This article has provided an overview for the kind of work that naturally emerges in the new paradigm. The general theme is that any nonrandom sample needs to minimize, measure, and/or account for ρ\rho. I showed examples that do this with observational data and, even better, with randomized-response instruments. To take non-ignorable nonresponse seriously does not mean that we expect to find it everywhere. Indeed, Bailey (2024) provides examples in which surveys designed and analyzed to address non-ignorable nonresponse find no evidence that whether and how people respond is correlated. For some survey questions and subgroups, however, these new tools produce estimates that differ importantly from weighted results. As summarized here and elaborated in Bailey (2024), using randomized-response instruments and tools that allow for non-ignorable nonresponse lead to different and arguably better estimates of turnout, Trump support, and racial conservatism.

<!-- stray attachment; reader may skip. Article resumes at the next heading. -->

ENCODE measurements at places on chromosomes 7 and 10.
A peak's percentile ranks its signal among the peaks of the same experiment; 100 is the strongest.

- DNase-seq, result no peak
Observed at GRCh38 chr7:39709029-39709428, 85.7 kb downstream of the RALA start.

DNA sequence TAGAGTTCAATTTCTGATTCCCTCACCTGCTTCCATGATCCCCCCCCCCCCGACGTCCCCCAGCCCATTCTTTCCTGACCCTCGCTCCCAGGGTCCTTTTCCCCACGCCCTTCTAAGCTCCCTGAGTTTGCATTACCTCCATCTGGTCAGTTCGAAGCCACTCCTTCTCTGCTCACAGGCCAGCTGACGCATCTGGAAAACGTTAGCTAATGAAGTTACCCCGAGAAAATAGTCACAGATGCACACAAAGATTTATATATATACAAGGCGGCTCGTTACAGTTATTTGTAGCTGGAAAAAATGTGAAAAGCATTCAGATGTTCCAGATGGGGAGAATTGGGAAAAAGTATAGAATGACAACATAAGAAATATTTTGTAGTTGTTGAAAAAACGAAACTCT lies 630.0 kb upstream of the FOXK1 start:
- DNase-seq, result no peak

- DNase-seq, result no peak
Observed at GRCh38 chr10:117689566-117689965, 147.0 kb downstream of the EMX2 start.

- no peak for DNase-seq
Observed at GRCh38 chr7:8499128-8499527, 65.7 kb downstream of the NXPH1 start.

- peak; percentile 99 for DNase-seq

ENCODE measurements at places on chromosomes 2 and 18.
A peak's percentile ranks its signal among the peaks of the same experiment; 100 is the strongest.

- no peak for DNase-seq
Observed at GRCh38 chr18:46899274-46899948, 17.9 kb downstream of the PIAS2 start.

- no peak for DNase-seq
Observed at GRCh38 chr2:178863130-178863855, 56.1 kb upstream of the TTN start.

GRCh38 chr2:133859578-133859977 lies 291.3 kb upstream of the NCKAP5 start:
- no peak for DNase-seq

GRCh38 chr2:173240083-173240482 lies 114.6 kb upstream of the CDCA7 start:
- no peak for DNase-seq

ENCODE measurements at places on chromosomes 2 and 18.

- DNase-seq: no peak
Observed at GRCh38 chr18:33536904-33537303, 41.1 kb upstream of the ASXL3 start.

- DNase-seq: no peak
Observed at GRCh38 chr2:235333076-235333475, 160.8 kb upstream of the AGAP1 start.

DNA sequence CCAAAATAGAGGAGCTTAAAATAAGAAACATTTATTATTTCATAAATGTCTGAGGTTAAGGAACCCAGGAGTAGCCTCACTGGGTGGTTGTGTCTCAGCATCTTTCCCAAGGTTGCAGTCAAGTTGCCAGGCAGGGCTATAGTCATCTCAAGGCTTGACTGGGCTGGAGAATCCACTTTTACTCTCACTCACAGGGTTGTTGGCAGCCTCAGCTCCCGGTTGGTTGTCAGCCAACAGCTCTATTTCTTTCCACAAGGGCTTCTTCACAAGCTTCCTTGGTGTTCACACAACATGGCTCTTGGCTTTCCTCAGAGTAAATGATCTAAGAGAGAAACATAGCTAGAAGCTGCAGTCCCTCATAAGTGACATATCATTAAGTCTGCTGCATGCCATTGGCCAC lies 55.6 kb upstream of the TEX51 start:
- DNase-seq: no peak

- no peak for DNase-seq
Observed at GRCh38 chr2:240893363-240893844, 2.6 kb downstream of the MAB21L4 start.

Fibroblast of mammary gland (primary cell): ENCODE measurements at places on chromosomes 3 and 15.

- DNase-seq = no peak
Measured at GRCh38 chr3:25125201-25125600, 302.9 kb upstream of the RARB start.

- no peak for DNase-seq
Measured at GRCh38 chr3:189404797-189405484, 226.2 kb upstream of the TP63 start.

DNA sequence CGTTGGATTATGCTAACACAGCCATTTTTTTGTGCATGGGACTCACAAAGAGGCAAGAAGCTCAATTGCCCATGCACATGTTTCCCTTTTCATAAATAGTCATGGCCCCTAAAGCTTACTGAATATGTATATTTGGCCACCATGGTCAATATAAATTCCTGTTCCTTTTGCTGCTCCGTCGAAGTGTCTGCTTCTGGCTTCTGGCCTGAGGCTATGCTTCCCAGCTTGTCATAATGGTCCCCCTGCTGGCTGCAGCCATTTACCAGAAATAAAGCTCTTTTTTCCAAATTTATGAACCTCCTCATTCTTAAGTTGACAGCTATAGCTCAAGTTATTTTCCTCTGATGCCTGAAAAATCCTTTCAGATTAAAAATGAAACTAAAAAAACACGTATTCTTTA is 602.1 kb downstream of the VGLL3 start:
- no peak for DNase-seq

Much work remains to be done as the selection models that measure and account for ρ\rho involve new survey designs and analytical tools. Some may find these models unfamiliar or complicated, but we are long past the time for wishing for a simple solution to contemporary survey nonresponse; after all, modern weighting is quite complex and only works by assuming away much of the nonresponse problem. And the fast-growing nonprobability polling industry uses complicated and often opaque protocols.

With a paradigm that better applies to the contemporary polling environment, more of the field will be drawn to this important work, and they can build from a common foundation that more directly applies to the complicated polling environment of today.